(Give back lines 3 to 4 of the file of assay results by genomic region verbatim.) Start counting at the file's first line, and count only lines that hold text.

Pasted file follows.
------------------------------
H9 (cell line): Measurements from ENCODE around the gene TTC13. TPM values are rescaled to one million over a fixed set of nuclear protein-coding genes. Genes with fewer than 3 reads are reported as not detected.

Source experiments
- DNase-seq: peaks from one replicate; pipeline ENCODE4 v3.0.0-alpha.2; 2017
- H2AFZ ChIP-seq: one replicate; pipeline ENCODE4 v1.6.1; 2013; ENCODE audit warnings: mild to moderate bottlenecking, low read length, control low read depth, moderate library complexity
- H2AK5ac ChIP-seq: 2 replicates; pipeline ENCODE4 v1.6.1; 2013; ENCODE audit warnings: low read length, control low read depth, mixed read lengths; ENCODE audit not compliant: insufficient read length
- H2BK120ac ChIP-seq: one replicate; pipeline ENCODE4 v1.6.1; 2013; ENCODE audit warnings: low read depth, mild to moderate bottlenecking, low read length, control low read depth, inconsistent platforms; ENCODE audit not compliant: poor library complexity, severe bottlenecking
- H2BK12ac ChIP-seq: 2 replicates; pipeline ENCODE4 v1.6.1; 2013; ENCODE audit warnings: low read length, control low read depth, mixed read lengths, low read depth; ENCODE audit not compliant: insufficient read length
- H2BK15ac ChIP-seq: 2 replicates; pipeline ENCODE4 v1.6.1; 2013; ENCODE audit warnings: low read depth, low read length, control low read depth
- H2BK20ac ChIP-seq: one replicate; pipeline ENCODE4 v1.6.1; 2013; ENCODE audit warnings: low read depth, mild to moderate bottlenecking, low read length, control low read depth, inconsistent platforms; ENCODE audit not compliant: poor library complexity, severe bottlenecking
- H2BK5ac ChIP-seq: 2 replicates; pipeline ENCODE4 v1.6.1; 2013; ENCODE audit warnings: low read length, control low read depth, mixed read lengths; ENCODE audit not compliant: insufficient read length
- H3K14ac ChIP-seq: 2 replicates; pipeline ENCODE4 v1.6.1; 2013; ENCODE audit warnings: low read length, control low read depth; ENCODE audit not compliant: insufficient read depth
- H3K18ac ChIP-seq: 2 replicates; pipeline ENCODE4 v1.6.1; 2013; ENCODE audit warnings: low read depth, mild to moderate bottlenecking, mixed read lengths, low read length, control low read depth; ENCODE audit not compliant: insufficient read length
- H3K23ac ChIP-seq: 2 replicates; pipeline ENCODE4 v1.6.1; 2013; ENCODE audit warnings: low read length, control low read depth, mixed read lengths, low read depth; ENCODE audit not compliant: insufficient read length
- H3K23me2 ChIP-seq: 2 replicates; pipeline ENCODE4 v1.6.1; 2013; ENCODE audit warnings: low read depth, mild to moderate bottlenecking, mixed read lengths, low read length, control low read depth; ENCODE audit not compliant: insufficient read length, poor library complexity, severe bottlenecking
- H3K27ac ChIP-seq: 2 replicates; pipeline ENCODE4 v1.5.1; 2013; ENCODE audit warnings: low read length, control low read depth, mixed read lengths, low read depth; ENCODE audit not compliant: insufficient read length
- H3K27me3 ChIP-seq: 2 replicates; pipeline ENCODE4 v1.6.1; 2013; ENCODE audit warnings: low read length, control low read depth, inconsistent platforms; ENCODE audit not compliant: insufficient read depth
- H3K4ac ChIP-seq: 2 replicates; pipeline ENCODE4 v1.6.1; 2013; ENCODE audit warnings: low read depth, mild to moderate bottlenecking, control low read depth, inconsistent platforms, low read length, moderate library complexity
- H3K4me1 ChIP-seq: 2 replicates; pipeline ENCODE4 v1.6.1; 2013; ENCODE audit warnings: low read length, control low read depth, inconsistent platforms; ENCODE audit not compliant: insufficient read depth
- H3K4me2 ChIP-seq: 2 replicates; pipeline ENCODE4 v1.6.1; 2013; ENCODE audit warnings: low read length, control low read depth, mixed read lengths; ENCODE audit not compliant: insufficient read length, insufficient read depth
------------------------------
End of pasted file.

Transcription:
- DNase-seq: peaks from one replicate; pipeline ENCODE4 v3.0.0-alpha.2; 2017
- H2AFZ ChIP-seq: one replicate; pipeline ENCODE4 v1.6.1; 2013; ENCODE audit warnings: mild to moderate bottlenecking, low read length, control low read depth, moderate library complexity